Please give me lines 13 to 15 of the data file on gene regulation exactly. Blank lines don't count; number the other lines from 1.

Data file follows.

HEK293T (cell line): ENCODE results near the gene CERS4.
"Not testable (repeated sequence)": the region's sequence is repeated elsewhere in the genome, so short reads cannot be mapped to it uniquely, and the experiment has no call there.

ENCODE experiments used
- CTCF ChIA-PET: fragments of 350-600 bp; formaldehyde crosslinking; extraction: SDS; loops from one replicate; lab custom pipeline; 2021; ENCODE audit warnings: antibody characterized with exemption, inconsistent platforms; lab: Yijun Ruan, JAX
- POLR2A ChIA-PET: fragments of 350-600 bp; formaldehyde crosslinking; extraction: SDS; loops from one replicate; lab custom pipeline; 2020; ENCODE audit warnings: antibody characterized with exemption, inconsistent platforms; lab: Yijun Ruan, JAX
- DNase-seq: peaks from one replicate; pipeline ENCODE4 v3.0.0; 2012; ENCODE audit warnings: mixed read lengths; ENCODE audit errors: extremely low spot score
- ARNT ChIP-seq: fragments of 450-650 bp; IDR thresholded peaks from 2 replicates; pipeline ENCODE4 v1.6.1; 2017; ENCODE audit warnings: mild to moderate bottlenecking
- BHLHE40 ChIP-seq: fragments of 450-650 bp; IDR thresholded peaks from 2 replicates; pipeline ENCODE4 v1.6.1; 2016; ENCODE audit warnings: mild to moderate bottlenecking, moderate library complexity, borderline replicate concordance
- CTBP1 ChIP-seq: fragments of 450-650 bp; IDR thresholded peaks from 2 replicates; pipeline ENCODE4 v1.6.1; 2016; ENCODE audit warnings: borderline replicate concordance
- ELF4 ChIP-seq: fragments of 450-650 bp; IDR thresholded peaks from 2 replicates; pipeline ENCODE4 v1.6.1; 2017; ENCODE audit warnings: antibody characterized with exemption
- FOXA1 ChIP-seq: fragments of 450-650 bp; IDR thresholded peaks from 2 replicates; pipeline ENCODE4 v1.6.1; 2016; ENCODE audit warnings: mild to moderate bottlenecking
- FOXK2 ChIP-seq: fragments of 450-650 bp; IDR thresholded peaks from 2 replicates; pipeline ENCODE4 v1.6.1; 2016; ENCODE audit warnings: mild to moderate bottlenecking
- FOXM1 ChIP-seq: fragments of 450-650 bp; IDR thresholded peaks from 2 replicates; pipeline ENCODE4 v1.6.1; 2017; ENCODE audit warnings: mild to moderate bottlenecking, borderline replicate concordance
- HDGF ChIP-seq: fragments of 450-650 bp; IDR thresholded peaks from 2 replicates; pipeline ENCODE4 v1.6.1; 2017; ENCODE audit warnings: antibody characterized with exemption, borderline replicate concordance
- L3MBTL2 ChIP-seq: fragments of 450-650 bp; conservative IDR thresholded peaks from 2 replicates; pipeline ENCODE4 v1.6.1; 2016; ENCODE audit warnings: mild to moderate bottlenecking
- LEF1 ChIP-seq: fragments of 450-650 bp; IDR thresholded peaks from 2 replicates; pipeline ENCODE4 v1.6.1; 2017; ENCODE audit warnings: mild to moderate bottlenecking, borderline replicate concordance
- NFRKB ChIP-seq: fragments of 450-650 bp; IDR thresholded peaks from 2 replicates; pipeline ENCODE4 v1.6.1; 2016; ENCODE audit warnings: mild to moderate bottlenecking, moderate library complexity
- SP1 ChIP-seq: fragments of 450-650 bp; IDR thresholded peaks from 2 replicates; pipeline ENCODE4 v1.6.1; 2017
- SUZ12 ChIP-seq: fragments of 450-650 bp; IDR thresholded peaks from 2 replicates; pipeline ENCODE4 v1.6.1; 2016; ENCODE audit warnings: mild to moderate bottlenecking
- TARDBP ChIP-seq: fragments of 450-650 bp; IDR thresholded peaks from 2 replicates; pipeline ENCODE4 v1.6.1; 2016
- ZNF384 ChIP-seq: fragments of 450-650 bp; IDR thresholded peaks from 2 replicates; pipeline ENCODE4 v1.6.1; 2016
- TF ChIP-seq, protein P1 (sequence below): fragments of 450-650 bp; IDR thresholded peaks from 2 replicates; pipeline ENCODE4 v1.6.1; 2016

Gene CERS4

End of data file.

- FOXM1 ChIP-seq: fragments of 450-650 bp; IDR thresholded peaks from 2 replicates; pipeline ENCODE4 v1.6.1; 2017; ENCODE audit warnings: mild to moderate bottlenecking, borderline replicate concordance
- HDGF ChIP-seq: fragments of 450-650 bp; IDR thresholded peaks from 2 replicates; pipeline ENCODE4 v1.6.1; 2017; ENCODE audit warnings: antibody characterized with exemption, borderline replicate concordance
- L3MBTL2 ChIP-seq: fragments of 450-650 bp; conservative IDR thresholded peaks from 2 replicates; pipeline ENCODE4 v1.6.1; 2016; ENCODE audit warnings: mild to moderate bottlenecking